Coming Next / Now Posted

Wuyang River Scenic area near Zhenyuan

舞阳河, Zhenyuan 镇远 Guizhou 贵州:

Now posted

Wuyang River Scenic area near Zhenyuan 舞阳河, Zhenyuan 镇远 Guizhou 贵州:

Coming next is the scenically located

Guizhou town of Zhenyuan镇远 Now Posted

Zhenyuan Guizhou Province

Here’s to virtual travels!

Still to come

Here are a few examples of what we still have to post.

Exquisite Figurines at the Chen Clan Ancestral Hall 陈家 Guangzhou广州
Lingnan Style Gardens Foshan Guangdong
Pingyao from the second of our three visits
Taiyuan Museum

Wanzhou Kaoyu Grilled Fish from Chongqing

Wanzhou Kaoyu 万州烤鱼 the Chongqing dish that is hot in Madrid’s Chinatown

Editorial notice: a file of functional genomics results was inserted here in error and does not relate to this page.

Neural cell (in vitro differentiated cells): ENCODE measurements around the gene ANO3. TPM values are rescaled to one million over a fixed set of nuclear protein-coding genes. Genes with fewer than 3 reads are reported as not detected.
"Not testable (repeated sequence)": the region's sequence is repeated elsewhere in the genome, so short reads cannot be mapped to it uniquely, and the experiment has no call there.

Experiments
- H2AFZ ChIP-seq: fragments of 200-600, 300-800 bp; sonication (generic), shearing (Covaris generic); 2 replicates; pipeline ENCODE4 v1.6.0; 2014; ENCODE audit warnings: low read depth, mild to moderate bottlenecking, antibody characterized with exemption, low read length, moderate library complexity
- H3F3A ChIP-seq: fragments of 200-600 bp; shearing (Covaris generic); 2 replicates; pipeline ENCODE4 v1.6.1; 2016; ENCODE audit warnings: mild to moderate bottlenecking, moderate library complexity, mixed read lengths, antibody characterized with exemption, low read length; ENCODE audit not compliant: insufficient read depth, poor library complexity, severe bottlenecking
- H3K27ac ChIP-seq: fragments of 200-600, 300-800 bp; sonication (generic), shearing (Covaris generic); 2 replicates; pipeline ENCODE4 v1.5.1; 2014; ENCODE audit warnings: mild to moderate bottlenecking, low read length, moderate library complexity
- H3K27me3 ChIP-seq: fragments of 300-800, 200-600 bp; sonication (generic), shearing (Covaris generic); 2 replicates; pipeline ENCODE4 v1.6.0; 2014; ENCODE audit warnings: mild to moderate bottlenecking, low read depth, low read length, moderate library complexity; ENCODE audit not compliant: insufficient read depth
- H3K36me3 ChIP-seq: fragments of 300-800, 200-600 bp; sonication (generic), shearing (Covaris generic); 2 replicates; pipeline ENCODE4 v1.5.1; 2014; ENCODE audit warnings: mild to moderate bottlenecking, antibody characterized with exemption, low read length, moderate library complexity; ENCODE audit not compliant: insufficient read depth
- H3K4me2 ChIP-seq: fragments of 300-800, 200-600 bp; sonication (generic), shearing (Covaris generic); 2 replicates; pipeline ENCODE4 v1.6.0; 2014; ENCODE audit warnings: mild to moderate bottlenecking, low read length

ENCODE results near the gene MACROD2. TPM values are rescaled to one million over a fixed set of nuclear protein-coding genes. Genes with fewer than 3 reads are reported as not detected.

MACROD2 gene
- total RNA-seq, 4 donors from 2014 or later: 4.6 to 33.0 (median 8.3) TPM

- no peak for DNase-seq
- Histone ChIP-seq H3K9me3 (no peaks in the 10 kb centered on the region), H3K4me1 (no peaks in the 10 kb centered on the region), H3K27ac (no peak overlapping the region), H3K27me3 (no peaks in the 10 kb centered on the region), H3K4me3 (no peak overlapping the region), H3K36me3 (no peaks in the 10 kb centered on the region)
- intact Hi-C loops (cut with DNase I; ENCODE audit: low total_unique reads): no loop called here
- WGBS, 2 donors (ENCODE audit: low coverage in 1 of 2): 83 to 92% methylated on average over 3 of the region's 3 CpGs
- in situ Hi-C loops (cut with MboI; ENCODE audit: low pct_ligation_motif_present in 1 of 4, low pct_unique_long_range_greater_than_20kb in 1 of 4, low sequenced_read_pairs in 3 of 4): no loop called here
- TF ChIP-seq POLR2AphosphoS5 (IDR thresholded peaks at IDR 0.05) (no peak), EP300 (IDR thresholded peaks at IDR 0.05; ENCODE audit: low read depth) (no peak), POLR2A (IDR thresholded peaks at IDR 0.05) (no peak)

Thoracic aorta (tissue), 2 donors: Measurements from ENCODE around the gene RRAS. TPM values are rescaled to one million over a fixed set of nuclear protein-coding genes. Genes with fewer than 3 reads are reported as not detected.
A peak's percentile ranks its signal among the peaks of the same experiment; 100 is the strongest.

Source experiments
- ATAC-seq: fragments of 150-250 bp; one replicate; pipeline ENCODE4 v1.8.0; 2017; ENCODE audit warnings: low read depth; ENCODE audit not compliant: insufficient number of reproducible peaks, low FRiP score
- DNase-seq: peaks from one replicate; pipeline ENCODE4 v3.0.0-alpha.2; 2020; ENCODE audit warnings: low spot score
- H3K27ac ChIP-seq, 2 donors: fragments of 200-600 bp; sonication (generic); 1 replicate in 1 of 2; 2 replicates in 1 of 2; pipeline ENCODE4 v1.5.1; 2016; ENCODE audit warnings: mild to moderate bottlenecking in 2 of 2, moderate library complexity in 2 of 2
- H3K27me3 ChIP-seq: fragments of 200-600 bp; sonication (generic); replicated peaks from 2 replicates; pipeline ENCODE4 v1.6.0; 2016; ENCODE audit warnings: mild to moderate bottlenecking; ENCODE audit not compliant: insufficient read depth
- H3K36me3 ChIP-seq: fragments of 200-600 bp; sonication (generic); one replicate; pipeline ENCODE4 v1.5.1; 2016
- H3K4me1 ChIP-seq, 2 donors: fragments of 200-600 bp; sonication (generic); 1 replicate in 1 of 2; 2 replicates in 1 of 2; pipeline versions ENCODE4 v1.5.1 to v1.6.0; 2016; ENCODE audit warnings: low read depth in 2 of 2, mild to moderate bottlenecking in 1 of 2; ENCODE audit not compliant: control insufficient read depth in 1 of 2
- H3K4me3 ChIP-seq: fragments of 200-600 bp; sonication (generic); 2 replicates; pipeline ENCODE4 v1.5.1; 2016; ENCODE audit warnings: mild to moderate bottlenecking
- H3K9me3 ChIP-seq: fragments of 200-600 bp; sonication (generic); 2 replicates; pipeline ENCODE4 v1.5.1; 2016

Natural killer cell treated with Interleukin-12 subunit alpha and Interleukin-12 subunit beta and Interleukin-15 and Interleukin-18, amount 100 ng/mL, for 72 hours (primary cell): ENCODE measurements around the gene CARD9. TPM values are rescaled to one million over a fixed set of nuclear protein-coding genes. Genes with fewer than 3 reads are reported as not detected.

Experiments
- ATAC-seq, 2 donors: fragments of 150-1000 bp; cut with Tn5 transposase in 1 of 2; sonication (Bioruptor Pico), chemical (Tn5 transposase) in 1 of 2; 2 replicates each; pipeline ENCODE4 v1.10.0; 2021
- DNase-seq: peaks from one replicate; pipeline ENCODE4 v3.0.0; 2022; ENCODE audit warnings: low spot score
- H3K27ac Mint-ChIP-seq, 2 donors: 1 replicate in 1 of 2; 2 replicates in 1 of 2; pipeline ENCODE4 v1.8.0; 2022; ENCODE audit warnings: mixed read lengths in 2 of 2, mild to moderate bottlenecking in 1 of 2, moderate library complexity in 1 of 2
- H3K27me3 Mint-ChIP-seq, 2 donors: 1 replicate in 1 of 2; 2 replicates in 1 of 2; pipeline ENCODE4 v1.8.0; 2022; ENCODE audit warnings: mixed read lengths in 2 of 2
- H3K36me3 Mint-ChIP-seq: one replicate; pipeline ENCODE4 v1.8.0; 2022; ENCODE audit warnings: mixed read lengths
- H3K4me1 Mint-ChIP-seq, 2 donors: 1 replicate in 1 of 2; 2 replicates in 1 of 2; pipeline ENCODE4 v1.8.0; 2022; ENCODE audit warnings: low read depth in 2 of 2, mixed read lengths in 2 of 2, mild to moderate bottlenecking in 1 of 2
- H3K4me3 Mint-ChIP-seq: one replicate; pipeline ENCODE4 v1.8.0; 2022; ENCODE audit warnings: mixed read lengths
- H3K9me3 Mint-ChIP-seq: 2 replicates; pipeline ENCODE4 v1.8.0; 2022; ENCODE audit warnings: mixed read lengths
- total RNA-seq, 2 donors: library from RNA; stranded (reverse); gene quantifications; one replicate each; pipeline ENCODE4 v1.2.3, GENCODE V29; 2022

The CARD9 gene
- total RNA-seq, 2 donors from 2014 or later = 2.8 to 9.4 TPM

Lotos Roots;  one of the usual condiments for  Wanzhou Kaoyu 万州烤鱼
Lotos Roots; one of the usual condiments for Wanzhou Kaoyu 万州烤鱼

 Wanzhou Kaoyu 万州烤鱼. A local specialty from Chongqing, China called Wanzhou Grilled Fish (Wanzhou Kaoyu 万州烤鱼 ) is now all the rage in many restaurants in Madrid’s Chinatown neighbourhood of Usera.

Wanzhou Kaoyu 万州烤鱼
Wanzhou Kaoyu 万州烤鱼

What is Wanzhou Grilled Fish / Wanzhou Kaoyu 万州烤鱼

It is a grilled /roasted whole fish covered in a dry dressing of Sichuan peppercorns, dried chilies and and served in a big pan filled with a soup like sauce that is not to dissimilar to the stock used in Sichuan hot pots 火锅 (huoguo).

The dish originates from Wanzhou (formerly WanXiang) in Chongqing municipality: It’s now popular all over Mainland China.

The original way of making this dish is to first grill a freshwater fish (Carp 鲤鱼 is popular) over charcoal and then cover it with various condiments that you order from the menu.